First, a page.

In the News – China Warns on North Korea

In the News – China Warns on North Korea

By ANDREW BROWNE in Beijing and EVAN RAMSTAD in Busan, South Korea

China again expressed its “concerns and worries” over rocket-launch plans announced by North Korea ahead of an international nuclear summit in Seoul, as Beijing seeks to portray itself as a peacemaker amid rising pressure on Pyongyang from the U.S. and its allies.

But North Korea’s chief nuclear negotiator warned during a visit to Beijing against any attempt to interfere with the launch, a day after Japan’s defense minister said he would consider shooting down a North Korean missile if it poses a danger to that country.

Associated Press South Korean police officers run through a Seoul subway station Tuesday in an antiterrorism exercise ahead of next week's nuclear-security summit.

“The satellite launch is, in every aspect, a part of North Korea’s rights for a peaceful space development [program],” Ri Yong Ho, the Pyongyang official, told Chinese state-run television on Monday, in an interview that aired Tuesday. He was emerging from a Monday night meeting with Chinese envoy Wu Dawei.

“Regarding the planned peaceful satellite launch, should others apply a double standard or inappropriately interfere with our rights, we would have no choice but to respond,” Mr. Ri said, without elaborating.

North Korea said last week that it would launch a satellite-bearing rocket that could take it over Japan’s Okinawan archipelago. Its adversaries widely believe the launch is to test a long-range missile.

Experts point to a similar launch in 2009 that they say was actually a ballistic missile, noting no satellite was ever detected in space. In a dispatch, Pyongyang’s Korean Central News Agency said: “The launch of the working satellite is an issue fundamentally different from that of a long-range missile.”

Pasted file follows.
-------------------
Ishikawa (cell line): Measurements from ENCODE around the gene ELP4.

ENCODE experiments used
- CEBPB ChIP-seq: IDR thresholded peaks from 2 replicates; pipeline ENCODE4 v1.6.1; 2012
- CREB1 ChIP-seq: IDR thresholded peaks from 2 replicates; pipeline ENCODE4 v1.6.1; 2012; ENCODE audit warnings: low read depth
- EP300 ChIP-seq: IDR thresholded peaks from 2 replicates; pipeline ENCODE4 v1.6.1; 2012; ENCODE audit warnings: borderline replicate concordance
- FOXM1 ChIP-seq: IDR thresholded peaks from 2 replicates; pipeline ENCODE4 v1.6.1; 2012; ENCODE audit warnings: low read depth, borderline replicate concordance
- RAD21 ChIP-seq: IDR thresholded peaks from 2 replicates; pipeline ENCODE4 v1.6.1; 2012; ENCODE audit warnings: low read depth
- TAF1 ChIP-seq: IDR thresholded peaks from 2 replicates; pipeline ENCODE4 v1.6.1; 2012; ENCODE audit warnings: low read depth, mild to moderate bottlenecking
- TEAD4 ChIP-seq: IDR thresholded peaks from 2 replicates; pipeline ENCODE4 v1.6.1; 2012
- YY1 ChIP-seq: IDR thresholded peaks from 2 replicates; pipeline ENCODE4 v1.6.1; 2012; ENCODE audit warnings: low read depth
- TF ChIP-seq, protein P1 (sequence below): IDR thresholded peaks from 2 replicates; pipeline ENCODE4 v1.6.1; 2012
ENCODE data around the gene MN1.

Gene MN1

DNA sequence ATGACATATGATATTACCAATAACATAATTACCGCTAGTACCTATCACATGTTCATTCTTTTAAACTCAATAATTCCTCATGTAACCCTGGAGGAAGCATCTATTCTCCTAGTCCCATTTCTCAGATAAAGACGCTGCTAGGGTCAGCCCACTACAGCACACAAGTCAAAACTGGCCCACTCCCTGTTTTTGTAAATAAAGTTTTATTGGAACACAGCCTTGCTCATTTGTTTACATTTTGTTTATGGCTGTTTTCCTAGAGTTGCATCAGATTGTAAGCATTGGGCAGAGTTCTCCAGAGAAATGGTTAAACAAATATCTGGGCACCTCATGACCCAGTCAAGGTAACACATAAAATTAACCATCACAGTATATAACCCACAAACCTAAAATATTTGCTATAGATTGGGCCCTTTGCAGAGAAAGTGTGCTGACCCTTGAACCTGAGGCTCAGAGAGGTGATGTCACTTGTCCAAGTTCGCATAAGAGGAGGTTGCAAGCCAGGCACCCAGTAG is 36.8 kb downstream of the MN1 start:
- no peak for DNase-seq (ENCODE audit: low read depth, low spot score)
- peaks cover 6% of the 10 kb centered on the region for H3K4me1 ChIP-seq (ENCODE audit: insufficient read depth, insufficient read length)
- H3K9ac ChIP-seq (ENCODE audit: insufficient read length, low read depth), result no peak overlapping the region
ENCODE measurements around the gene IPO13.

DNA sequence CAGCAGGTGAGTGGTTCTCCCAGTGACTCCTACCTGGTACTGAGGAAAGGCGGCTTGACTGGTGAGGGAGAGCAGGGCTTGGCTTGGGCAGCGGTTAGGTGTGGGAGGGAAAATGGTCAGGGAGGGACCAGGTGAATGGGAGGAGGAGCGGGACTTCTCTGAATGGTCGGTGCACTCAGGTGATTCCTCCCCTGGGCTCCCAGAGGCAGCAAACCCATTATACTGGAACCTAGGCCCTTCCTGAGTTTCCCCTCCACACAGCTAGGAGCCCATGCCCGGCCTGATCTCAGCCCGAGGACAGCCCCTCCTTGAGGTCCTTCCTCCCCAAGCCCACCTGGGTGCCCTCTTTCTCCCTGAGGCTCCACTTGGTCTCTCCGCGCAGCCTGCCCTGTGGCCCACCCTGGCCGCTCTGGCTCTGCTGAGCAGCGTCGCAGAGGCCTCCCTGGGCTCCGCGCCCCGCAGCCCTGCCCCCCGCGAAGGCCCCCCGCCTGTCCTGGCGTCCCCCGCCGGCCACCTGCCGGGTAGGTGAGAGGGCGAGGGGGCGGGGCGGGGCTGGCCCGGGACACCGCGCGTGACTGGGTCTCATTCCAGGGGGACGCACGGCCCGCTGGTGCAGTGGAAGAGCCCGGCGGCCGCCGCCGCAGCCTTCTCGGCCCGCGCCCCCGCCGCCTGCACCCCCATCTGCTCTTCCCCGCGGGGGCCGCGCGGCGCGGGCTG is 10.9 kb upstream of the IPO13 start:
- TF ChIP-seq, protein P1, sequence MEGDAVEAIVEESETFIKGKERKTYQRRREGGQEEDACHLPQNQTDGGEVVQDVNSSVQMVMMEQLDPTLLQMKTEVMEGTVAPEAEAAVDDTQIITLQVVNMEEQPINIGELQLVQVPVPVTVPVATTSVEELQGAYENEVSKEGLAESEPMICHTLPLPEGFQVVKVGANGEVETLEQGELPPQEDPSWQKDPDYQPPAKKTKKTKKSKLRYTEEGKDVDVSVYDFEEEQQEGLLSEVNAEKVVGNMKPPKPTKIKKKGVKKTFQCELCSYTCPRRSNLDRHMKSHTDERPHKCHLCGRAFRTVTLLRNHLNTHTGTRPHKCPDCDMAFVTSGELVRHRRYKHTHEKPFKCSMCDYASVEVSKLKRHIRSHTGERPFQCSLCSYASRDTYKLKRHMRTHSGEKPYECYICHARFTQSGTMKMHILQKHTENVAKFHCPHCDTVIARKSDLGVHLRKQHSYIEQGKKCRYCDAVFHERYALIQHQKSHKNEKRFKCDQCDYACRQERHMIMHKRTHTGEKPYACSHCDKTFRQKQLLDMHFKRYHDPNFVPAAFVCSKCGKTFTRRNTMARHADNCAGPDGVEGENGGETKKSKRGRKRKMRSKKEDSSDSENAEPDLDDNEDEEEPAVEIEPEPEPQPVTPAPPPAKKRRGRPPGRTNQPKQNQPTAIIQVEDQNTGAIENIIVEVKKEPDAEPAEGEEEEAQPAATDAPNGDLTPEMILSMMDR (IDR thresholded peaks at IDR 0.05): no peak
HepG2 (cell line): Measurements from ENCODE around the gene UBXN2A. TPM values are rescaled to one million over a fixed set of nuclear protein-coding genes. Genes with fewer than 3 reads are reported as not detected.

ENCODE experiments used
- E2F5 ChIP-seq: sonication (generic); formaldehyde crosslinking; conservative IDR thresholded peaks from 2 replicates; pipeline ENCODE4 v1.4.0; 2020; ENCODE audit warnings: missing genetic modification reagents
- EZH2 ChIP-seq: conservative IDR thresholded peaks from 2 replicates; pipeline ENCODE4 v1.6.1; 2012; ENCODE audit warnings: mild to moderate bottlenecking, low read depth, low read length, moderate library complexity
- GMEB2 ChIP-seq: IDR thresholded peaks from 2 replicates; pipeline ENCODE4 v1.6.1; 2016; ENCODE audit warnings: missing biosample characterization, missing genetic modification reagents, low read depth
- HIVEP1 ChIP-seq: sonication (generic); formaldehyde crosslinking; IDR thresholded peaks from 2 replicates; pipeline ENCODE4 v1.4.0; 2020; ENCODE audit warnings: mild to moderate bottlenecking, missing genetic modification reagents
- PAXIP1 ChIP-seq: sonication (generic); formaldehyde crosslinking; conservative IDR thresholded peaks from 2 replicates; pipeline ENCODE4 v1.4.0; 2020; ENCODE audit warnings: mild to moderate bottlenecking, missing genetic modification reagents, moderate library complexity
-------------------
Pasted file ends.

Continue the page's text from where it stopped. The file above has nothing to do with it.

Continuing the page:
The launch plans mark a setback to apparent progress in U.S. efforts to negotiate a halt to North Korea’s nuclear ambitions after the death of dictator Kim Jong Il and the ascension of his son, Kim Jong Eun. The U.S. has said a launch would threaten a Feb. 29 deal to deliver food aid in return for a North Korean nuclear moratorium. Seoul said such a launch would be a “grave provocation” aimed at developing the ability to deliver a nuclear weapon.

Mr. Ri is visiting at a sensitive time, as Beijing advocates calm on all sides without overly publicly pressuring Pyongyang. He insisted that Pyongyang’s satellite launch didn’t contravene its nuclear deal with Washington. “Our stance is to proceed with the U.S.-North Korea agreement reached on Feb. 29,” he said.

A senior Chinese Foreign Ministry official on Tuesday reiterated Beijing’s worries over the launch, first expressed on Friday. It is “urgent for relevant parties to remain calm and prevent the situation from escalating and going out of control,” Luo Zhaohui, the director-general of the ministry’s Department of Asian Affairs, told a news briefing. He repeated a Foreign Ministry statement that China has “expressed its worries and concerns.”

But China’s Assistant Foreign Minister Ma Zhaoxu told the same briefing that the issue of North Korea and its satellite launch wouldn’t be on the agenda at the global nuclear-security summit in Seoul next week. Chinese President Hu Jintao will attend the summit along with other world leaders, including U.S. President Barack Obama and Russian President Dmitry Medvedev.

Mr. Obama will also visit the inter-Korean border known as the demilitarized zone, or DMZ, which every president has done since Ronald Reagan.

China has at times expressed reservations about North Korea’s weapons programs and aggression against South Korea but has been careful to avoid moves that could destabilize the country, for whom it is the major benefactor and largest trading partner.

Siegfried Hecker, a nuclear scientist based at Stanford University who has visited North Korea’s nuclear facilities seven times, emphasized at a conference in Busan, South Korea, on Tuesday that China is the only country that can penalize North Korea if it chooses to, saying Beijing “holds the key to the price” North Korea will pay if it moves forward with its weapons pursuit.

“The U.S. and South Korea hold the key to benefits they will get” for ending it, he added.

Mr. Hecker, who was shown a uranium-enrichment facility when he last visited the North in November 2010, said the rocket launch “makes a mockery” of the Feb. 29 agreement.

Original article can be found here.

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